The Internet and the world wide web are not the same thing. First, there are parts of the Internet that are not the web (the most obvious of which is email). But second, even though the web as a whole is decentralized, the design of the web is not technically a decentralized technology in the way some other Internet services are. That has had many implications for digital governance.
In a recent paper I co-authored with professors Meares and Tyler, we include a brief history of how, gradually, communities and autonomous decision-making on the Internet turned into a centralized, top-down governance on social media platforms. One reason we have identified is the “centralized” nature of the web. (P.26) Before the web became popular, services such as Usenet operated in a decentralized manner. Multiple Internet site operators had a role to play in governing the space and it was not possible to take control of an entire operation. Attempts to impose central control resulted in people objecting and setting up alternatives.
When the web started becoming popular, its comparatively centralized technology encouraged centralization of content and a more top-down governance approach. However, note that it was still possible to have a decentralized governance on the web and early on, platforms such as Slashdot and Wikipedia continued using a community-based governance on the web (they still more or less do). Gradually, however, new platforms emerged with a tendency to be more and more centralized. It was the website owners who would decide the governance of that site, and it is costly to set up alternatives to a site if a governance mechanism is not desirable. Economically, it was also in these platforms’ interest to keep users inside their “ecosystems”. It was easy to predict that the centralization and top-down governance approaches and the disappearing communities would eventually happen. But the question is, how innovative are we in our technological and governance approaches that can create a decentralized digital space?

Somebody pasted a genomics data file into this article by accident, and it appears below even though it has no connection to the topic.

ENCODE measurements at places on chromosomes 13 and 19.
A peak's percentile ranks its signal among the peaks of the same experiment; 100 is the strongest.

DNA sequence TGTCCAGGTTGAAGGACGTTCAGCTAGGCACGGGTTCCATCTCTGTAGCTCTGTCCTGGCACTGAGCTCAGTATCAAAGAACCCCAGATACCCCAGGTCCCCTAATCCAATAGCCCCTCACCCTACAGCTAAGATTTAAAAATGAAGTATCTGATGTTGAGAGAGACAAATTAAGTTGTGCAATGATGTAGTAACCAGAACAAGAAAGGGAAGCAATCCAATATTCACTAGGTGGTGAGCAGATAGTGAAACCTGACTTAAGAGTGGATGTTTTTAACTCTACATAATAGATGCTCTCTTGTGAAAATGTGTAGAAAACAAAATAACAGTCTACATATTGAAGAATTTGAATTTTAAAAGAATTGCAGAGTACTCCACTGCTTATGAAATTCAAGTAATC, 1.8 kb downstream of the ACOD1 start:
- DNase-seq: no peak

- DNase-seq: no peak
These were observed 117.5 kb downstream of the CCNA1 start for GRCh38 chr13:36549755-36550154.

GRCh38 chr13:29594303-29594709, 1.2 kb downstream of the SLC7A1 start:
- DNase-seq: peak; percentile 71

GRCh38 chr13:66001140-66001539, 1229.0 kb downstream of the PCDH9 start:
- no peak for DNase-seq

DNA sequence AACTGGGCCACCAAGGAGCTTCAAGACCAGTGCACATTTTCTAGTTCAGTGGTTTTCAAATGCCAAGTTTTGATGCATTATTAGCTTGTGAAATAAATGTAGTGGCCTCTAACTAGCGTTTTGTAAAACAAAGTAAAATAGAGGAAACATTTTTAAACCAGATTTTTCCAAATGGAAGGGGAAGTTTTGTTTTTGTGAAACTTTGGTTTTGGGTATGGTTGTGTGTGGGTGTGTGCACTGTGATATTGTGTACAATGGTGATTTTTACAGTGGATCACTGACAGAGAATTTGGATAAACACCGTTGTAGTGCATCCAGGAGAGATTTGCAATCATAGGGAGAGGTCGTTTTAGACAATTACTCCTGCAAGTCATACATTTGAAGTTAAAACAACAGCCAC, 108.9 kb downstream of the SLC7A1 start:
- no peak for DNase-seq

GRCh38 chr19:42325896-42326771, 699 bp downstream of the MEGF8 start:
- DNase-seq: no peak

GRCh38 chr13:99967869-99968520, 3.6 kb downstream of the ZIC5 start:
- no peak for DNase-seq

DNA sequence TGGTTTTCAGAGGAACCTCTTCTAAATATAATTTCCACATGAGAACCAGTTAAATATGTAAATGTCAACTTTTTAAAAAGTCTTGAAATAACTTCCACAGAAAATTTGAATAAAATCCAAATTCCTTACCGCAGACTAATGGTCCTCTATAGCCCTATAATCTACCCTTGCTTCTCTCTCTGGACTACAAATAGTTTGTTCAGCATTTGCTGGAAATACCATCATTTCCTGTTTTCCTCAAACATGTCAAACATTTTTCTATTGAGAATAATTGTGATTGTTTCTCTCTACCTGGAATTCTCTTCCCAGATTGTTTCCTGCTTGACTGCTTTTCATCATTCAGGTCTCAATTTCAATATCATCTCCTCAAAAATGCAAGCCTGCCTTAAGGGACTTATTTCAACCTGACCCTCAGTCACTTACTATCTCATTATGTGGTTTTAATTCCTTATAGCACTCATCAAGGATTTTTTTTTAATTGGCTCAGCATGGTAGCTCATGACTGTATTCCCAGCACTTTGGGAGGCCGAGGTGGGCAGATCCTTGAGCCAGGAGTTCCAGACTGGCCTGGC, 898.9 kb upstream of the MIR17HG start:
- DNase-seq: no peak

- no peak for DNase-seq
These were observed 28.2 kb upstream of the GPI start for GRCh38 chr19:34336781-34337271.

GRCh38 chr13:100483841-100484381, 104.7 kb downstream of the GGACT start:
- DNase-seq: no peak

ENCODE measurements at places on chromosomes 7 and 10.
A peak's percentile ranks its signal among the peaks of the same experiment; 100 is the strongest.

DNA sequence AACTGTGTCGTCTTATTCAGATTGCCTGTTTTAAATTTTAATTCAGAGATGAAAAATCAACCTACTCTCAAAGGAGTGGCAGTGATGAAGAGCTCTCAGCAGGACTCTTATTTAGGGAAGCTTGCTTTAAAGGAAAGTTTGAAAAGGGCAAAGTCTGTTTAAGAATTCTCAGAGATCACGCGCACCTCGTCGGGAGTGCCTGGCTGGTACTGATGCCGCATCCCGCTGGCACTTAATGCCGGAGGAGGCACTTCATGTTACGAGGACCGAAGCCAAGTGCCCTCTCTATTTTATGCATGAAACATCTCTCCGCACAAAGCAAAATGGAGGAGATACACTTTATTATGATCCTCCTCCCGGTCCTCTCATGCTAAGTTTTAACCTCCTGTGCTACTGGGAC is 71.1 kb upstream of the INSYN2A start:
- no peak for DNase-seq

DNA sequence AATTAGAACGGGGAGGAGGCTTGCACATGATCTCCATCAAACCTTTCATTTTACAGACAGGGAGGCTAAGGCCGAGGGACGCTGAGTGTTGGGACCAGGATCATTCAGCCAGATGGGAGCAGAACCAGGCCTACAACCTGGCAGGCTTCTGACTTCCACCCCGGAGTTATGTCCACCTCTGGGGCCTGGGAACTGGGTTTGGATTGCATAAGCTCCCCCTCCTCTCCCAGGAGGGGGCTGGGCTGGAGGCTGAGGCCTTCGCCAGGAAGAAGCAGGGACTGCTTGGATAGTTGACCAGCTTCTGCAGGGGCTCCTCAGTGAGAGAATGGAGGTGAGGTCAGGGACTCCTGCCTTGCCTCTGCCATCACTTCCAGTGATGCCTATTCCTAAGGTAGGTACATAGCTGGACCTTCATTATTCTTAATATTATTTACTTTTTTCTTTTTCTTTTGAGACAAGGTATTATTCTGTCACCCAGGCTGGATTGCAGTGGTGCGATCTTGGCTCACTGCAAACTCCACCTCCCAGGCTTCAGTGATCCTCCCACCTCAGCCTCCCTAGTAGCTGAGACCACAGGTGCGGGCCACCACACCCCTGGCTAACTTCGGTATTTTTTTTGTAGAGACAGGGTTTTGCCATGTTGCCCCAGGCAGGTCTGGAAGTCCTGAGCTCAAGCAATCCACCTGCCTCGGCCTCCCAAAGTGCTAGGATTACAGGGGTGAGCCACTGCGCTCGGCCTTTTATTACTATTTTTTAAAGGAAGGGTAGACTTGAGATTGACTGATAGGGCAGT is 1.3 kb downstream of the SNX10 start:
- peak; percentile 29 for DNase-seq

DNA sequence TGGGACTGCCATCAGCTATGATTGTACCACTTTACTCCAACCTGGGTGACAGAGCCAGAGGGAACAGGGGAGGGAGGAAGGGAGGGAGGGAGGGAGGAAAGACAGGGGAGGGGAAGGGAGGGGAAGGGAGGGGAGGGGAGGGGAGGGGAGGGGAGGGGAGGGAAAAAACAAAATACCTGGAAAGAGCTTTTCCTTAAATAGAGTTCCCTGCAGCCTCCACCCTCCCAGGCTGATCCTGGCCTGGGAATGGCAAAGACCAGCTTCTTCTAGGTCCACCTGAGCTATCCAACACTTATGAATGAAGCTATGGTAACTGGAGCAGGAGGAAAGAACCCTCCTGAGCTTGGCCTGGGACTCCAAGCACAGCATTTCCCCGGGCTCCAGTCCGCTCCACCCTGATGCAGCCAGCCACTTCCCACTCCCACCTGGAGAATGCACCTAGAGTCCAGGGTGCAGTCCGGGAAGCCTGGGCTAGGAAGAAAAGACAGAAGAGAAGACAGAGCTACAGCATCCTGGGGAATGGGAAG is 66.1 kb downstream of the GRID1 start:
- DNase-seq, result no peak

Perhaps we should be more creative than just arguing for tired content moderation governance systems and arguing with social media platforms about who is “really” in charge and keep bringing up platform responsibility. Maybe decentralized technology can help us with solving some of the contemporary social media platform problems. Last week at the Unfinished Live event Jonathan Dotan (Starling Lab) gave an excellent and powerful presentation on a new paradigm for preserving history and human rights. By creating a new “web” protocol that is decentralized, it might be more feasible to create trust in the digital records of human history— for example to preserve the accounts of a holocaust survivor or an Afghan Taliban victim. They intend to provide a way to create a chain of custody, store data in a decentralized way that cannot be manipulated or altered (but that doesn’t necessarily need consensus) and provide the ability to verify data without having to trust the source. Imagine if, instead of tech-giants, the nodes (i.e. humans) were able to authenticate a piece of data and store it.
These kinds of initiatives are worthwhile to follow as they are very issue specific and, unlike other claims about decentralized technologies, they are not too abstract. However, one thing that I think we should stop doing is to separate decentralized governance from decentralized technology discussions. The combination of decentralized governance and technology might be an answer to some of the digital problems we are facing. Perhaps MacKinnon’s thought piece about governance of Web3 is a step in that direction.